where another forum member was raving about Casa Morgade. On a whim, I sent off an email message to their website, retelling my experience and pointing out that the same caring attitude was still shining through loud and clear in their family operation 20 yers later. Here is the response I received (with my translation below)

Hola,Laurie .
Cuanto se agradecen esas palabras tan bonitas ,hacia nuestro negocio ,un
pequeño negocio familiar que fue creciendo poco a poco ,y que a pesar de
pasar los años lo único que hacemos es abrir las puertas de nuestra
casa a los caminantes con nuestro mas humilde trabajo .
Y palabras como estas, nos emocionan y ayundan a seguir en ese camino.
Estas palabras las recordaremos siempre .Gracias ..gracias ,gracias
Si alguna vez mas decide hacer el camino....le agradecería que se diera
conocer, .
Nuevamente le agradezco esas palabras tan bonitas.
Un saludo de parte de todo el equipo de Casa Morgade

Hi, Laurie, We really appreciate these beautiful words about our business, a small family business that grew little by little. And over the years, the only thing we do is open the doors of our house to the peregrinos, and offer them our more humble work (I think here what he means is that the peregrinos do all the hard work, they just do the easy bits).
And words like this affect us and help us to continue. We will remember these words always. Thanks, thanks, thanks. If you decide to walk the camino again, we would appreciate it if you would say hi. Again, thank you for those nice words.
Greetings from the entire team of Casa Morgade.


I can guarantee that you will not regret it if you spend the night here. The house is in a rural setting, lots of calm and quiet and nice places to stroll around. I hope to hear from post-covid pilgrims that the Casa Morgade has survived and is once again providing hospitality to pilgrims.
 
Camino(s) past & future
September/October 2019
My husband and I stayed in private rooms as he was worried about his snoring. Very highly recommend > was a lovely albergue with extremely nice well-appointed private rooms (along with the dorms) with a delicious communal meal. It was about 17 km past Sarria and literally on the Camino in what seemed the middle of nowhere. Then also very highly recommend > Casa Sabela near Casanova - huge old stone country manor built in the 1500s run by a super friendly family - you need to call and they will pick you up but this is so worth it, again a communal meal.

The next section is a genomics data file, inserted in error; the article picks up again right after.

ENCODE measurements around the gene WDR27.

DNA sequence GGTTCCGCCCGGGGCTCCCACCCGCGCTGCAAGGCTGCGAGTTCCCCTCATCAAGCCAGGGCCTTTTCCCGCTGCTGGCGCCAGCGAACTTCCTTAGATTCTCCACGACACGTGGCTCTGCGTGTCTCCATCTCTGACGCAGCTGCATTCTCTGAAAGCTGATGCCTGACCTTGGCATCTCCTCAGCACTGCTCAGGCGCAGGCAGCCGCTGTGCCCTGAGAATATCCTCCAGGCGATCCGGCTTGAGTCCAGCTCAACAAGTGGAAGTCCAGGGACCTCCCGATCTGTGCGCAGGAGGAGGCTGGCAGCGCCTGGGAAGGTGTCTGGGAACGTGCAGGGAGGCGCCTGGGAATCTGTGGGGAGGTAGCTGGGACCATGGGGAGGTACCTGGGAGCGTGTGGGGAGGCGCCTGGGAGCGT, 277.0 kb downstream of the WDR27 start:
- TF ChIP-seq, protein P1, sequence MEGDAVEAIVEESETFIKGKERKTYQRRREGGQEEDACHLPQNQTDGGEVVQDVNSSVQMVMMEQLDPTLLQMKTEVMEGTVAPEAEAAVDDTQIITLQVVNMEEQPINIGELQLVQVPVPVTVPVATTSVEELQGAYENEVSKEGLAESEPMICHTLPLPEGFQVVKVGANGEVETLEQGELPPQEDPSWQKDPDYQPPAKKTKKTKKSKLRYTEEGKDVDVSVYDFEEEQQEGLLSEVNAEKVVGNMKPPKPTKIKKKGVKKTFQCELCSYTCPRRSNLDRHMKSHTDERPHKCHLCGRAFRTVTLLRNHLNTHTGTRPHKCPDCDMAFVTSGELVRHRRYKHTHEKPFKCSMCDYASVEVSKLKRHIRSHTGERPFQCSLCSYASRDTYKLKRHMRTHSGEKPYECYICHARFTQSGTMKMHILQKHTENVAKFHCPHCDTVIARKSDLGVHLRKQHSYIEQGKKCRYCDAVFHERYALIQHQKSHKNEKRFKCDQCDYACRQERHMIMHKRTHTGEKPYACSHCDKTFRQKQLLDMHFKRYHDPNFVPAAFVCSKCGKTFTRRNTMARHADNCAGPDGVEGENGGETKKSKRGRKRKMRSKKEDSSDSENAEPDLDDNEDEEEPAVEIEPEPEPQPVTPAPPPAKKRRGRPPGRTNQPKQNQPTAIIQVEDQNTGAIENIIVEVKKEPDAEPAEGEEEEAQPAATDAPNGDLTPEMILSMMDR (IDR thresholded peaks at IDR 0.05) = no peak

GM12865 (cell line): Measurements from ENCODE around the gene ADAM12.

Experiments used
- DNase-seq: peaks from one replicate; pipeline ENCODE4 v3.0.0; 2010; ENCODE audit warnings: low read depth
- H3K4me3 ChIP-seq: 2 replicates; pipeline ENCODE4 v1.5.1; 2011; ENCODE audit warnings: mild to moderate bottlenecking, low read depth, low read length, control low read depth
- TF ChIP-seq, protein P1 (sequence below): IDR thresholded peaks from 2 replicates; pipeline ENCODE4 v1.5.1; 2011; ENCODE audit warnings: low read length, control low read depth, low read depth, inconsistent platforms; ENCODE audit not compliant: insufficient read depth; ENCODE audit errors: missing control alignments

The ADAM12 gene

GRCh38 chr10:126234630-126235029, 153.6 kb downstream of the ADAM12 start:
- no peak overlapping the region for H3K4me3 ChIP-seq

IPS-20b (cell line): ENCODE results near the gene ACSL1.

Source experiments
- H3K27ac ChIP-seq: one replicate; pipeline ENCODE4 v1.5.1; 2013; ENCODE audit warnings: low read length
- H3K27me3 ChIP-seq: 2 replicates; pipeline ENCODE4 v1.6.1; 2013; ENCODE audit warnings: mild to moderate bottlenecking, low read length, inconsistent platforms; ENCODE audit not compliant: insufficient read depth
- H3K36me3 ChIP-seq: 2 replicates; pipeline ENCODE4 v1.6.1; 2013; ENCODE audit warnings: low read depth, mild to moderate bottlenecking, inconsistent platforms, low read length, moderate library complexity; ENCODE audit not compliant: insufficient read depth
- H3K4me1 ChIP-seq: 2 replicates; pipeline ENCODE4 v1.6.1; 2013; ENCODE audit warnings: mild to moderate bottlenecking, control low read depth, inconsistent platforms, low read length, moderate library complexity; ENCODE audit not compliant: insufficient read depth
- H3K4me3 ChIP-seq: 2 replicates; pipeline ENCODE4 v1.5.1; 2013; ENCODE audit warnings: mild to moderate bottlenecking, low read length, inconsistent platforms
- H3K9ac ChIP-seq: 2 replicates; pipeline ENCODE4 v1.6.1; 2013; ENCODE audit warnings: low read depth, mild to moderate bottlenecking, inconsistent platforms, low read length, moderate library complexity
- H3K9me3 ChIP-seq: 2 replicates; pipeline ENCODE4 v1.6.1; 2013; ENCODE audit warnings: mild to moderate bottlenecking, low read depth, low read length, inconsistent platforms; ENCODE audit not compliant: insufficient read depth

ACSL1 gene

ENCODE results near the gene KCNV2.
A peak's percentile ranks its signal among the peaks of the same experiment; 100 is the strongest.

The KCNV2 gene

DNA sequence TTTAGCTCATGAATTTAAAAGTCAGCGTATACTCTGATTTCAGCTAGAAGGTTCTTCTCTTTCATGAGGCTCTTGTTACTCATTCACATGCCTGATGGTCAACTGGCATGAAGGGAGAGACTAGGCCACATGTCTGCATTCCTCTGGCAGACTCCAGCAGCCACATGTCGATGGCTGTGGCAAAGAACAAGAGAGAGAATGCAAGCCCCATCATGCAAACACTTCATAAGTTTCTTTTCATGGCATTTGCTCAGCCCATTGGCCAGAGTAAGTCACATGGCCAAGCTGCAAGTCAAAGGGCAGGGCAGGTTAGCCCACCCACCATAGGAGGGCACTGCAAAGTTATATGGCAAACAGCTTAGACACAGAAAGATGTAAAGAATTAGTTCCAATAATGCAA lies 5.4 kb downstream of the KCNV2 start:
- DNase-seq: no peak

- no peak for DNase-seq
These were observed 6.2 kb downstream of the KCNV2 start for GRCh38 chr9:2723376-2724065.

somehow I deleted the name of the first place - it is Mercadoiro. Loved it there. beautiful room, laundry facilities and so happy for a dryer after a day of pouring rain, and traditional meal.
 

Mark McCarthy

Active Member
Camino(s) past & future
CF 2014 2015
Lourdes 2 SdC 2016
Sarria 2 SdC April&Oct 2016 & (April 2018)
Camino Baztan June 2017
For a seven-day split I suggest the following:
Sarria to Mercadoiro 16.8 km

Mercadoiro to Hospital da Cruz 16.2 km or maybe Ventas de Naron

Hospital da Cruz to San Xulián do Camiño 16.1 km

San Xulián do Camiño to Boente 16.4 km

Boente to A Calle 16.3 km

A Calle to Amenal 14.9 km

Amenal to Santiago 17.0 km

I hope this helps.
 

NualaOC

Veteran Member
Camino(s) past & future
A few and hopefully lots more. See signature.
Hi David,

Re private accommodation: we stayed in these places in October 2019:

1. Portomarín: Albergue Casona da Ponte. Modern albergue with small dorms and private rooms. We had a big en-suite room, overlooking the river. I can't remember what we paid, but I recall thinking that it was overpriced, especially when compared to no.2 below. However, it was a nice place, close enough to the town centre and well positioned for an easy exit the next morning - we just walked back down the steps and turned right, rather than taking the longer route through the town.

2. Albergue Casa Sabela - near Casanova (about 5kms after Palas de Rei) An old stone house with a dorm and private rooms. The couple who run it are pilgrims and are very welcoming. The food was really special - home-cooked and restaurant-quality. Slightly off-Camino, but they'll pick you up from the bar in Casanova (if you still have energy in your legs, it's a really peaceful tree-lined walk).
We booked it on booking.com - lots of comments and reviews there that will give you a flavour of the place.

3. Pension Ribadiso - small, clean and with a garden and laundry facilities. No food, but the bar across the road serves meals. It's a few kms before Arzua - and a quieter alternative stopping point.

Happy planning and Buen Camino! Nuala
 
Last edited:
Camino(s) past & future
Leon - Santiago (2015); Ingles (2016); Baiona - Santiago (2018); Pamplona - Burgos (2021? 2022?)
Casa Morgade... I had the best bocadillo de atun there - one that I still remember 5 years later. Perfect balance of bread, tuna packed in oil, and tomato (and juice). Truly one of my most memorable Camino meals.
 

Get on our Mailing list for new products on the Camino Store and news from the Camino Forum








Advertisement

Booking.com

Camino Conversations

Camino Conversations

Forum Rules

Forum Rules

Forum Donation

Forum Donation
For those with no forum account, it is possible to donate here as well. Thank you for your support! Ivar

Follow Casa Ivar on Instagram

Most downloaded Resources

When is the best time to walk?

  • January

    Votes: 16 1.2%
  • February

    Votes: 10 0.8%
  • March

    Votes: 55 4.2%
  • April

    Votes: 196 15.0%
  • May

    Votes: 325 24.8%
  • June

    Votes: 95 7.3%
  • July

    Votes: 24 1.8%
  • August

    Votes: 27 2.1%
  • September

    Votes: 379 29.0%
  • October

    Votes: 158 12.1%
  • November

    Votes: 17 1.3%
  • December

    Votes: 7 0.5%

Camino Forum Store

Camino Forum Store
Top
AdBlock Detected

We get it, advertisements are annoying!

Sure, ad-blocking software does a great job at blocking ads, but it also blocks useful features of our website. For the best site experience please disable your AdBlocker.

I've Disabled AdBlock